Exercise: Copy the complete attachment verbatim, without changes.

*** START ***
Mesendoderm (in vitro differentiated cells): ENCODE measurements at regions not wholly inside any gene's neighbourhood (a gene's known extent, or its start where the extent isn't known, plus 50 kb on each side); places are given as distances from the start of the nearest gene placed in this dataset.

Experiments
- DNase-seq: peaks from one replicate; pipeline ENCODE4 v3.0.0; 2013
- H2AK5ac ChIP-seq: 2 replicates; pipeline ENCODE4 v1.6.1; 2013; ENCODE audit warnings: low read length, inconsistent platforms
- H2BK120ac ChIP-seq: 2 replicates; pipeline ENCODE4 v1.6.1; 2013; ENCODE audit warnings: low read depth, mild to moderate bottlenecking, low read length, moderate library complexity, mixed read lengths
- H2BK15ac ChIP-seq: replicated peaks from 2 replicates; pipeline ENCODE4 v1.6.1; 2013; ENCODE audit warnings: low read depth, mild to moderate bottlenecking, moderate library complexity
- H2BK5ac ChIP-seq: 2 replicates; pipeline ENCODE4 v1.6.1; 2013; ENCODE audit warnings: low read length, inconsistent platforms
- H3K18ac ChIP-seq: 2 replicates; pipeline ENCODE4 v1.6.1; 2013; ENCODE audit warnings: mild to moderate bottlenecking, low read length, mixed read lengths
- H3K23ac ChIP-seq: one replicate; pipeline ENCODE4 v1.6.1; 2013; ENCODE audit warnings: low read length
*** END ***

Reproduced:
Mesendoderm (in vitro differentiated cells): ENCODE measurements at regions not wholly inside any gene's neighbourhood (a gene's known extent, or its start where the extent isn't known, plus 50 kb on each side); places are given as distances from the start of the nearest gene placed in this dataset.

Experiments
- DNase-seq: peaks from one replicate; pipeline ENCODE4 v3.0.0; 2013
- H2AK5ac ChIP-seq: 2 replicates; pipeline ENCODE4 v1.6.1; 2013; ENCODE audit warnings: low read length, inconsistent platforms
- H2BK120ac ChIP-seq: 2 replicates; pipeline ENCODE4 v1.6.1; 2013; ENCODE audit warnings: low read depth, mild to moderate bottlenecking, low read length, moderate library complexity, mixed read lengths
- H2BK15ac ChIP-seq: replicated peaks from 2 replicates; pipeline ENCODE4 v1.6.1; 2013; ENCODE audit warnings: low read depth, mild to moderate bottlenecking, moderate library complexity
- H2BK5ac ChIP-seq: 2 replicates; pipeline ENCODE4 v1.6.1; 2013; ENCODE audit warnings: low read length, inconsistent platforms
- H3K18ac ChIP-seq: 2 replicates; pipeline ENCODE4 v1.6.1; 2013; ENCODE audit warnings: mild to moderate bottlenecking, low read length, mixed read lengths
- H3K23ac ChIP-seq: one replicate; pipeline ENCODE4 v1.6.1; 2013; ENCODE audit warnings: low read length